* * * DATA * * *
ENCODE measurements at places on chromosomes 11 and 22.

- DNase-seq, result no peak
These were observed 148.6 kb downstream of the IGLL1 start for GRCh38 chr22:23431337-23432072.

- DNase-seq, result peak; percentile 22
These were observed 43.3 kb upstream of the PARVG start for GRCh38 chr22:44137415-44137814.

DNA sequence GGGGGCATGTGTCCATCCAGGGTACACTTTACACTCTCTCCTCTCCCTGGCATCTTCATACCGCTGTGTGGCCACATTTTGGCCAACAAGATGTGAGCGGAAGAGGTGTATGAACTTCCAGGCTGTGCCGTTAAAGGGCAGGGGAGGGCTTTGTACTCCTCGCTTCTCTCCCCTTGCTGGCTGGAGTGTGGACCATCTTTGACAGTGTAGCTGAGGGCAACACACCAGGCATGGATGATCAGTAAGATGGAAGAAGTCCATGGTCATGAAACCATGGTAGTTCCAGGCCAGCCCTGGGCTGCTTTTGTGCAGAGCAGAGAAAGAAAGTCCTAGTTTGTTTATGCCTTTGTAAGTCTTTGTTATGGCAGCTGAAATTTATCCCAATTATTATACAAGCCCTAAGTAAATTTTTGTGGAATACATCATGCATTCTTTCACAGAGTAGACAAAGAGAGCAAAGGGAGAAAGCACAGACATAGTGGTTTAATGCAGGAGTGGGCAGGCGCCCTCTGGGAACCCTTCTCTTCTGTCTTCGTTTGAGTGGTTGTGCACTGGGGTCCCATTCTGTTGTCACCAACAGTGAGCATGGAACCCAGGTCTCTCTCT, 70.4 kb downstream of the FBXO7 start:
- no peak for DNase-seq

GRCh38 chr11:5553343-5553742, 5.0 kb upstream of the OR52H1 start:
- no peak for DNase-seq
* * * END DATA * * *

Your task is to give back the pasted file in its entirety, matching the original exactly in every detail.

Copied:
ENCODE measurements at places on chromosomes 11 and 22.

- DNase-seq, result no peak
These were observed 148.6 kb downstream of the IGLL1 start for GRCh38 chr22:23431337-23432072.

- DNase-seq, result peak; percentile 22
These were observed 43.3 kb upstream of the PARVG start for GRCh38 chr22:44137415-44137814.

DNA sequence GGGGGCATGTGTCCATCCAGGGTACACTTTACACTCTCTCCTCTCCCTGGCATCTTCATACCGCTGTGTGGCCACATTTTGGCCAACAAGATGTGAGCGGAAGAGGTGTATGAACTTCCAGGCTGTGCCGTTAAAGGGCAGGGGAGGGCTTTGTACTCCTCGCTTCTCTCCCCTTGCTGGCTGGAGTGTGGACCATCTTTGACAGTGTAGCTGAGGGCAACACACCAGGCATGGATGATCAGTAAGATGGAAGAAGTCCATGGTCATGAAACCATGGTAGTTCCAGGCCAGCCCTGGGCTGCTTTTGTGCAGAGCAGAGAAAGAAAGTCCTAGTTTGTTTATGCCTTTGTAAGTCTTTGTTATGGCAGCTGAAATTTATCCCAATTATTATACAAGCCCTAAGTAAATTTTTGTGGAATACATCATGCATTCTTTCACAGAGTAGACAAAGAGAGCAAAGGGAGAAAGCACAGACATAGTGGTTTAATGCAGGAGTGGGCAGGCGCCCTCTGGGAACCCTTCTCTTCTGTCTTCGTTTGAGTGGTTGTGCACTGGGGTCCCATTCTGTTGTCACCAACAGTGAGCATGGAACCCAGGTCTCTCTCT, 70.4 kb downstream of the FBXO7 start:
- no peak for DNase-seq

GRCh38 chr11:5553343-5553742, 5.0 kb upstream of the OR52H1 start:
- no peak for DNase-seq